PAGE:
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A metric space $M$ is called two-point homogeneous if for any pair of points $(p,q)$ in $M$ any distance preserving map $f\colon\{p,q\}\to M$ can be extended to an isometry $\bar f\colon M\to M$.

The following statement seems to be an easy corollary of Gleason--Yamabe theorem:

Any two-point homogeneous locally compact length-metric space is a Riemannian manifold.

Is there a reference for this statement?

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Tits proves in [Tits, J. Sur certaines classes d'espaces homogènes de groupes de Lie, Acad. Roy. Belg. Cl. Sci. Mém. Coll. in 8$^\circ$ 29 (1955), no. 3, 268 pp. MR0076286], page 220, the following. If $M$ is a locally compact and connected metric space which is 2-point homogeneous (in your sense) then $M$ is isometric to euclidean space or to a rank 1 Riemannian symmetric space. I don't know any newer references. Helgason mentions in his book some related results.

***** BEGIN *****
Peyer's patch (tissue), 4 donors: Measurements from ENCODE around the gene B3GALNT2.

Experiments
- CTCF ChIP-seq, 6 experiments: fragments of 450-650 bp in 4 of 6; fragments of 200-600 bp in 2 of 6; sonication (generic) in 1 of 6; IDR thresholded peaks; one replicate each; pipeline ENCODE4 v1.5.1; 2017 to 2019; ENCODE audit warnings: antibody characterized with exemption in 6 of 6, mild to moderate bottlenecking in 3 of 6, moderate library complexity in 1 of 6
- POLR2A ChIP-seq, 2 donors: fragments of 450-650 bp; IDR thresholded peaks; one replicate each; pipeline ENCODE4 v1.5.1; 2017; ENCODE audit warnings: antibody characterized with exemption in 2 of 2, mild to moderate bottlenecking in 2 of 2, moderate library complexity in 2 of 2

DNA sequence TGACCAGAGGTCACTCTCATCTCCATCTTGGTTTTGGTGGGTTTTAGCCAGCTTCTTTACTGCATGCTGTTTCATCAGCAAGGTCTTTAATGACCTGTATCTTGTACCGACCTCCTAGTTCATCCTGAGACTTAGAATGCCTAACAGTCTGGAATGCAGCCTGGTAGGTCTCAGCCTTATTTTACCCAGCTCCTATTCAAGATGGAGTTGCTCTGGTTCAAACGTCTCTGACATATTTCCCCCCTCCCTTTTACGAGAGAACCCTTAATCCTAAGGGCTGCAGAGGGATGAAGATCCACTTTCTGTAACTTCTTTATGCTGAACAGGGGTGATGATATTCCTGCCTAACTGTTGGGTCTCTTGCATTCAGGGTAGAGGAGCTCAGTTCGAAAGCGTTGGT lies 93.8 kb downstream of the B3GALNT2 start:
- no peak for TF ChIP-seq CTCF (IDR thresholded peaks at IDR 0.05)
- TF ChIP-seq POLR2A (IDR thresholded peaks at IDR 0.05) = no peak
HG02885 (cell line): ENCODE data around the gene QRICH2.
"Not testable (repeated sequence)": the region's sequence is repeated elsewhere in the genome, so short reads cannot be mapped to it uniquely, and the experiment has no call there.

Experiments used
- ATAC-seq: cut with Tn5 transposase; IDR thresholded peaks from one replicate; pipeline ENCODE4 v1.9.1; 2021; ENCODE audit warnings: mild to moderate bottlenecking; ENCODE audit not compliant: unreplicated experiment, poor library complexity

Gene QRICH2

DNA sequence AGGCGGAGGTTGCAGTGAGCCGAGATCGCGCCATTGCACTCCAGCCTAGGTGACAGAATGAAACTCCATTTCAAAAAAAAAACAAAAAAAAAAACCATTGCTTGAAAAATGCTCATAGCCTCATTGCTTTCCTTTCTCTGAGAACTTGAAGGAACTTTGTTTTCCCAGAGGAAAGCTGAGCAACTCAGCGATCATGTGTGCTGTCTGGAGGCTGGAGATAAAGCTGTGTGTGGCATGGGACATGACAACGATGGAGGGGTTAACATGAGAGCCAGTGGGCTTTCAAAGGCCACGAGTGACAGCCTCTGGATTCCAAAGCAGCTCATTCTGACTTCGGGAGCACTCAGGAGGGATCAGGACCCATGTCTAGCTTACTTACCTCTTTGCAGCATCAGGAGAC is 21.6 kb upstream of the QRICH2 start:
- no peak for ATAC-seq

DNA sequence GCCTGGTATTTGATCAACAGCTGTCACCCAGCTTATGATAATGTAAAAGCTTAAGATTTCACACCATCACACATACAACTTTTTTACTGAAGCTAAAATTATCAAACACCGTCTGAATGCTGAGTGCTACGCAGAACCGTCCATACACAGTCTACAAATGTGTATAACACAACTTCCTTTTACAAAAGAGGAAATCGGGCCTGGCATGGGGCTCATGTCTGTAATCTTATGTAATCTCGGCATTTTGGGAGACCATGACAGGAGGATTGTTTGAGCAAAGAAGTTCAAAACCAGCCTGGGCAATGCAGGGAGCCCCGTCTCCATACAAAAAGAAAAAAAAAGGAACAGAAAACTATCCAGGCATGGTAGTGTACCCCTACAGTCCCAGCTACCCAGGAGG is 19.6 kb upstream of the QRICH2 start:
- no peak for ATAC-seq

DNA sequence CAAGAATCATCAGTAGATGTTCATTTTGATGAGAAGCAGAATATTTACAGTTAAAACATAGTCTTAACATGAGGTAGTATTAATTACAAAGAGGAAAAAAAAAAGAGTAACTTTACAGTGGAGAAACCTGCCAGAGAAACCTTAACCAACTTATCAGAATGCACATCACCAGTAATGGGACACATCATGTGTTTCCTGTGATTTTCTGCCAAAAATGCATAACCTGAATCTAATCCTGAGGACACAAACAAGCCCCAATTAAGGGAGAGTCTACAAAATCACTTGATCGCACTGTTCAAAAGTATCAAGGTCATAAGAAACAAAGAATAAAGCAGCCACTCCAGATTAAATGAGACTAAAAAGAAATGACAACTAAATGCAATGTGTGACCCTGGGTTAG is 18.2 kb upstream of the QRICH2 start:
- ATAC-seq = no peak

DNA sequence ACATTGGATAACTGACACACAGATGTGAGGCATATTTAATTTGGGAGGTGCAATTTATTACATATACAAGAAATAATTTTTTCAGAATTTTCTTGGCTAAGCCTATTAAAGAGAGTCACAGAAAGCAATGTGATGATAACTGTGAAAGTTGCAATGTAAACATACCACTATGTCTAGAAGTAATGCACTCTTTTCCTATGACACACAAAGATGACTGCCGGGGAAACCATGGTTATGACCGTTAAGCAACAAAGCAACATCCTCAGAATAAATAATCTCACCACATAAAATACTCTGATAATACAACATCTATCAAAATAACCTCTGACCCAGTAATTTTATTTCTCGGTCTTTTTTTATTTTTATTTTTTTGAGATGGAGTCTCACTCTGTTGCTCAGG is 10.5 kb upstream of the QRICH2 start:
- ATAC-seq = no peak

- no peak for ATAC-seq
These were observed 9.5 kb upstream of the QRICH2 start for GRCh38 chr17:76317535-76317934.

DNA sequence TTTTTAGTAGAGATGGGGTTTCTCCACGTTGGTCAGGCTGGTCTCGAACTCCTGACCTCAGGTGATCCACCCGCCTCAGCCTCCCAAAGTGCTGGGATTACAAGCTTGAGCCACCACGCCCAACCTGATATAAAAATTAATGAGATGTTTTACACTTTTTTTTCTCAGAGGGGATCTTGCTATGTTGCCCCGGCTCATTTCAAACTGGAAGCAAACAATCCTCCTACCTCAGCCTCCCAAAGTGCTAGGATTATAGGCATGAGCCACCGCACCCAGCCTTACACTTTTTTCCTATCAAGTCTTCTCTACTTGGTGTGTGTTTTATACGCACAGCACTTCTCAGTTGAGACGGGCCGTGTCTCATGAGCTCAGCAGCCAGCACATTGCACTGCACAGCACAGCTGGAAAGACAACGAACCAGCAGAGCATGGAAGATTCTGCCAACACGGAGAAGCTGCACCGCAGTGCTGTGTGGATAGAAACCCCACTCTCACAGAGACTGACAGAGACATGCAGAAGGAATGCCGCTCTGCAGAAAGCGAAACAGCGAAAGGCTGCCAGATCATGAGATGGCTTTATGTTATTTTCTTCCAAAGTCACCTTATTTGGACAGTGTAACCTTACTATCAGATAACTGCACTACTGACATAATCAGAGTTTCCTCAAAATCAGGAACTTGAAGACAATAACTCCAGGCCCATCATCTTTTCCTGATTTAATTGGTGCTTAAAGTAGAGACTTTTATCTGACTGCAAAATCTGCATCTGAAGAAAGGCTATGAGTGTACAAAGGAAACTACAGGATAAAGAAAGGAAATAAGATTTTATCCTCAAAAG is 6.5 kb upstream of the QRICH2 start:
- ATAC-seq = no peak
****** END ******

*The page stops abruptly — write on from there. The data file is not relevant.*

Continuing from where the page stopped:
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  • $\begingroup$ (Thank you, I did not think that two-point homogeneous is a standard term --- it was stupid of me) + I just found slightly older paper which does almost the same thing Wang, Hsien-Chung Two-point homogeneous spaces. Ann. of Math. (2) 55 (1952), 177–191. $\endgroup$ Aug 9 at 13:22
  • $\begingroup$ Did you mean Helgason's "Differential geometry, Lie groups, and symmetric spaces"? $\endgroup$ Aug 9 at 13:32
  • $\begingroup$ Yes, that's the book I meant. $\endgroup$
    – Linus
    Aug 24 at 7:26

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